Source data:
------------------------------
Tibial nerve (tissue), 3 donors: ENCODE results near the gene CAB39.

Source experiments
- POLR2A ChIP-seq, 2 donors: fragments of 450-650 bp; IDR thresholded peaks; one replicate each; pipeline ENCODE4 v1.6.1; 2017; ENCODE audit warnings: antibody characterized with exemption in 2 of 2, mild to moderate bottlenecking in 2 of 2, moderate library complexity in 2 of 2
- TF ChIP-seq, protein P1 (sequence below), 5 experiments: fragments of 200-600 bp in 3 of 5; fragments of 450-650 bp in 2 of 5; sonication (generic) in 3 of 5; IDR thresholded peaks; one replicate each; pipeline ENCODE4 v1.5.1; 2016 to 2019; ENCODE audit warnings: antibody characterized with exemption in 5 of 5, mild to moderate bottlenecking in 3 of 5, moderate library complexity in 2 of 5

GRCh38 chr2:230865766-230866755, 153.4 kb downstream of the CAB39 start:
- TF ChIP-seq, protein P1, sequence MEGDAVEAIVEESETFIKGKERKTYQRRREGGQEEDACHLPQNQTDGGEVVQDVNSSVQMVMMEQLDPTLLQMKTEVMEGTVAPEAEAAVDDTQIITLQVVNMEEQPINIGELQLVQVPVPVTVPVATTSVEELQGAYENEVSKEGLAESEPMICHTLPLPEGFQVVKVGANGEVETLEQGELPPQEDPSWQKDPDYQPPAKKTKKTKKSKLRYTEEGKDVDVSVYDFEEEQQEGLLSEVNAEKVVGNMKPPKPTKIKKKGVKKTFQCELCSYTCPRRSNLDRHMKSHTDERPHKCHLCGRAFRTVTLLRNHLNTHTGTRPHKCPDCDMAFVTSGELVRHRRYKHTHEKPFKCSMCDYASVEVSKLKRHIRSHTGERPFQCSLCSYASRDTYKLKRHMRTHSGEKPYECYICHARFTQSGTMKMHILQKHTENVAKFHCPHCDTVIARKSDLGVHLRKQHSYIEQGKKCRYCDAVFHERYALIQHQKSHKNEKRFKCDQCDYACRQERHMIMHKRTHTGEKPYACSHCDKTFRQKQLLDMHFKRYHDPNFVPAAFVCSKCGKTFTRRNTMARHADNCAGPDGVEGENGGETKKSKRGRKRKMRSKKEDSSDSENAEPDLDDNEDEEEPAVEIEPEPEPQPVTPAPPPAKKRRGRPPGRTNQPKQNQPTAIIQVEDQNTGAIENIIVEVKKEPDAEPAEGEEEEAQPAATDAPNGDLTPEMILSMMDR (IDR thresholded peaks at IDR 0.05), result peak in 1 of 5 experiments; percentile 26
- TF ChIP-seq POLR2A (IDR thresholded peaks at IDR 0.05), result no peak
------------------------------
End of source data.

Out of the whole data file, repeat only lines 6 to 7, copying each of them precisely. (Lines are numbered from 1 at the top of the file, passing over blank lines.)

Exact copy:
- TF ChIP-seq, protein P1, sequence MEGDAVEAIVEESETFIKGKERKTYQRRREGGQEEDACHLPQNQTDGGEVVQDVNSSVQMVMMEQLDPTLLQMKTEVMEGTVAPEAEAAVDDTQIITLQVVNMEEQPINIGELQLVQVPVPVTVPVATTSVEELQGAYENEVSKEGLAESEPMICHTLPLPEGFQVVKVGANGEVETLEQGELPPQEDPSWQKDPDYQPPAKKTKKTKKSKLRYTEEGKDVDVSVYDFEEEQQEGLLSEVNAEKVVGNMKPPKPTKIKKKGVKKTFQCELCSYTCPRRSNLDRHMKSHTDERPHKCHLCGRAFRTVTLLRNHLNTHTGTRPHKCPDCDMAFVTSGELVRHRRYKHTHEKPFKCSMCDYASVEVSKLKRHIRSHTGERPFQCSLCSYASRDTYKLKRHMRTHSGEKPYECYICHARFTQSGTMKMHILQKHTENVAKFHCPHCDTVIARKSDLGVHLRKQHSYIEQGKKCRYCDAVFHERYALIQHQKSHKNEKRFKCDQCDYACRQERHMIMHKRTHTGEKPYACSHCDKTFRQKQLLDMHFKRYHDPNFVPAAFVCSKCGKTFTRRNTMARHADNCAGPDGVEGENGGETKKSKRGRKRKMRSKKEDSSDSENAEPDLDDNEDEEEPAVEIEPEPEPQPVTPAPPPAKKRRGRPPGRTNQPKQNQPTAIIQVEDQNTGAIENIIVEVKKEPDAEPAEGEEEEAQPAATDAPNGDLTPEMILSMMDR (IDR thresholded peaks at IDR 0.05), result peak in 1 of 5 experiments; percentile 26
- TF ChIP-seq POLR2A (IDR thresholded peaks at IDR 0.05), result no peak